When I’m at a happy weight I’d love to…… eat more mindfully, enjoy all of the foods guilt-free, feel empowered to make good choices, think less about food overall, worry less about my body overall.
Again I see these as all positive signals (apart from the self-worth piece) that they are helping the client to assess on a deeper level why improving health, fitness and being at a healthy weight range is important to them. This is positive psychology-based approach that helps a person to go deeper with their reasons WHY and empowers them to follow the plan. I think that this is a super good thing, the right intention but would it transform in the execution of the program and persons individual weight loss journey?
Based on my answers the app tells me that I have set a good goal, I already have some healthy habits and eat enough meals per day and that I will reach my 60kg goal by the 9th of July which was about 22 weeks out as I started this on the 31st January. This I would consider a nice sustainable pace to lose weight at. This was roughly a pound a week.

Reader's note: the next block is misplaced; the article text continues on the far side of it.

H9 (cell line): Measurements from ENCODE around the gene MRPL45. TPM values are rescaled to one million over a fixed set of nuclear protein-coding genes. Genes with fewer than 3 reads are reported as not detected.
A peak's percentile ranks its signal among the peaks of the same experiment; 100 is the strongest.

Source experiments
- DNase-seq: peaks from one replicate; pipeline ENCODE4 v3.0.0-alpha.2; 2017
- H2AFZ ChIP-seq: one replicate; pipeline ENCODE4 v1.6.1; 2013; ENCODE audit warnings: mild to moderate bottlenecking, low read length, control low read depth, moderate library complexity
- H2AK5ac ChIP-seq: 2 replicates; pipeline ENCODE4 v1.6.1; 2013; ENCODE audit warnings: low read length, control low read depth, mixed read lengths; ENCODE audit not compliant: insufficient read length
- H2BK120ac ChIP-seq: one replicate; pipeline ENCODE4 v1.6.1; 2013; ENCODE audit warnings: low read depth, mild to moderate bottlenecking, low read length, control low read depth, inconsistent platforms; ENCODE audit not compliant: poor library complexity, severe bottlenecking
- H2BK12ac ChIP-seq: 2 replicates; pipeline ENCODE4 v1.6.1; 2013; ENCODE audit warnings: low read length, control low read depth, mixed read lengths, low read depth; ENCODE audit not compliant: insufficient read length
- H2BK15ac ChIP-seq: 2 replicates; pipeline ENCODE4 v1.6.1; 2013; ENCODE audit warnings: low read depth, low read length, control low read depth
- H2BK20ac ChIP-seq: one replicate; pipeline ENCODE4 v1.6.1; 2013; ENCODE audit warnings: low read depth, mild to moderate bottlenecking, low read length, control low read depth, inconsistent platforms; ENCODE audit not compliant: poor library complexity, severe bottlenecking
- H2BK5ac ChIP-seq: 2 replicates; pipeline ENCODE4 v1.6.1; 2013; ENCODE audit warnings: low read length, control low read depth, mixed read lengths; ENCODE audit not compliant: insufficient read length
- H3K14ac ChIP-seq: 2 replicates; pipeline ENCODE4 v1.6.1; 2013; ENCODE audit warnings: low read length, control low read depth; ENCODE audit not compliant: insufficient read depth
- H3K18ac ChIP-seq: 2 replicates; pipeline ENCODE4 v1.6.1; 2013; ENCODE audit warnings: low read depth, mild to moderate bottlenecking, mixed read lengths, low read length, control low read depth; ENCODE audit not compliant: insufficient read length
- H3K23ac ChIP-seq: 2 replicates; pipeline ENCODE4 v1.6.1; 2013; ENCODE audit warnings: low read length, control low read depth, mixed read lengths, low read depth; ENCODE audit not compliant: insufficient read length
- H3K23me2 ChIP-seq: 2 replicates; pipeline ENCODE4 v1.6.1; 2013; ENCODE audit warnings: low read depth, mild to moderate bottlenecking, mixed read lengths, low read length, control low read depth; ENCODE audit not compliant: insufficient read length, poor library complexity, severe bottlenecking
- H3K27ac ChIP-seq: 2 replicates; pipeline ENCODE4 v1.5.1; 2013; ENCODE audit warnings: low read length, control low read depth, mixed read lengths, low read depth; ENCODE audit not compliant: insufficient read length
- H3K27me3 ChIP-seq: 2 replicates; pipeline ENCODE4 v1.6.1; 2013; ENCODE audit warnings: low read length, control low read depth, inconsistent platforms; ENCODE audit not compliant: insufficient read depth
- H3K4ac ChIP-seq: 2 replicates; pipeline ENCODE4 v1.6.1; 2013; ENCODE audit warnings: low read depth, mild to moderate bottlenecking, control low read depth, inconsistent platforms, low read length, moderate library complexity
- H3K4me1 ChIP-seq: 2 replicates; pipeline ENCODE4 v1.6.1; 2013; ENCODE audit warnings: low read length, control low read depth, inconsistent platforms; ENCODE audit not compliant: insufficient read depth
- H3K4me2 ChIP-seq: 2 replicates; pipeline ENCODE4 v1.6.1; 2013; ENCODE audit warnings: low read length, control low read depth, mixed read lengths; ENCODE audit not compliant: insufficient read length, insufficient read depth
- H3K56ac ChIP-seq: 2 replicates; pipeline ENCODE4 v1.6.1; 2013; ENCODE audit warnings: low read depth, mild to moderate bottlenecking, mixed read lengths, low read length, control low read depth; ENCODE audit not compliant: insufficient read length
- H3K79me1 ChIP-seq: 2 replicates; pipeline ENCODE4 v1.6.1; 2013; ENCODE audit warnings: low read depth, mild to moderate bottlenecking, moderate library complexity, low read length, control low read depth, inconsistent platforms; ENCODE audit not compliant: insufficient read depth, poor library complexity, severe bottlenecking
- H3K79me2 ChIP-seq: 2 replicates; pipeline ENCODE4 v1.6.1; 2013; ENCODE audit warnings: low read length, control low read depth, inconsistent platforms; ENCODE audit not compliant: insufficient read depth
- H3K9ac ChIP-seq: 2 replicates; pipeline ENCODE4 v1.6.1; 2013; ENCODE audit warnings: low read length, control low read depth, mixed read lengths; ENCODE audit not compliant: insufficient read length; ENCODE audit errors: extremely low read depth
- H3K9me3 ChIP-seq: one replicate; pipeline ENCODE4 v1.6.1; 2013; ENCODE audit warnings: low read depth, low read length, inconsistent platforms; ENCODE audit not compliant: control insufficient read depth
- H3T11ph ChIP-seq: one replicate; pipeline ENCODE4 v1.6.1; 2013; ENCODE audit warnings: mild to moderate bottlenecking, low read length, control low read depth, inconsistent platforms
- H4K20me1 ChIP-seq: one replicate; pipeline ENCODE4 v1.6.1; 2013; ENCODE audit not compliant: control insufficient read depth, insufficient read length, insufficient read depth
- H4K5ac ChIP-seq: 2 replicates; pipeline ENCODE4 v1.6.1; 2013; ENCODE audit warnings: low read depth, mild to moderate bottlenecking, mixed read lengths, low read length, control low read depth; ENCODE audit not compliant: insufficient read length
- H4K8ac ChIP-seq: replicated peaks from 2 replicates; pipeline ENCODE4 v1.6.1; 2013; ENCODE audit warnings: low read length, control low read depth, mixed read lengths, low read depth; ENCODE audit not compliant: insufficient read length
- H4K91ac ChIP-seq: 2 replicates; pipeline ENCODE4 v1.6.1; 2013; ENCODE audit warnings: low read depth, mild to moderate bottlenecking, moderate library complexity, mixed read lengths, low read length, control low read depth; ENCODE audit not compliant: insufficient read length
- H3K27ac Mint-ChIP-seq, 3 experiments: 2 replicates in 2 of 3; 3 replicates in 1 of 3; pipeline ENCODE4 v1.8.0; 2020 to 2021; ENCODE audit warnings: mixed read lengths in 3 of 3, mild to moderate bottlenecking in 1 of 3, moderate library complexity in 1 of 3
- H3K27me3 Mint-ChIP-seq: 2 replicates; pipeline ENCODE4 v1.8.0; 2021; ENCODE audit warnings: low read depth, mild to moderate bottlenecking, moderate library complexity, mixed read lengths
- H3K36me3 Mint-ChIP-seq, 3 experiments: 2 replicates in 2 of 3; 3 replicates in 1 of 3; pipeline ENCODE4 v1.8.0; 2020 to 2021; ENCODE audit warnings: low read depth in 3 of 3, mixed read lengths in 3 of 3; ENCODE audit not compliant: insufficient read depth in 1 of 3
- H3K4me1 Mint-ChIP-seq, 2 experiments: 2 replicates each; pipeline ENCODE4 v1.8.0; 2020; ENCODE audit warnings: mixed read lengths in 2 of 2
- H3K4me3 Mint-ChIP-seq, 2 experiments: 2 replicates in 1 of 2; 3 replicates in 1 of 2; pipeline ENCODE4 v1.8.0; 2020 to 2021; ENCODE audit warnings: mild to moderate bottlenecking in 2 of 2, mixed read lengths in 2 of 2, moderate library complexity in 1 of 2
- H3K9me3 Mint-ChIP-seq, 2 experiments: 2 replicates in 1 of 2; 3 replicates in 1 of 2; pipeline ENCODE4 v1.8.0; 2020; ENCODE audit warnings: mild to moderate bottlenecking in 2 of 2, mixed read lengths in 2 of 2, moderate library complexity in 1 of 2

Then after asking some additional questions about my physical limitations and ability to workout more they then suggest that I could reach my goal by 13th June, which is a bit more of a push but still within the 2lb a week range. But then after asking even more questions and also the rate at which I would prefer to lose weight (to which I selected moderate) they push the date back even closer.
Screen Shot From Noom Sign Up Process
Is that a step too far?? I wasn’t sure about this but it does go against their initial statement of ‘no restrictive dieting’. It was incredibly motivating to think that I could achieve my goal in just a few weeks. But the health coach in me knows that it’s going to be pretty hard to sustain that long-term weight loss and is very much against their anti-diet messaging.
Getting Into the Actual Diet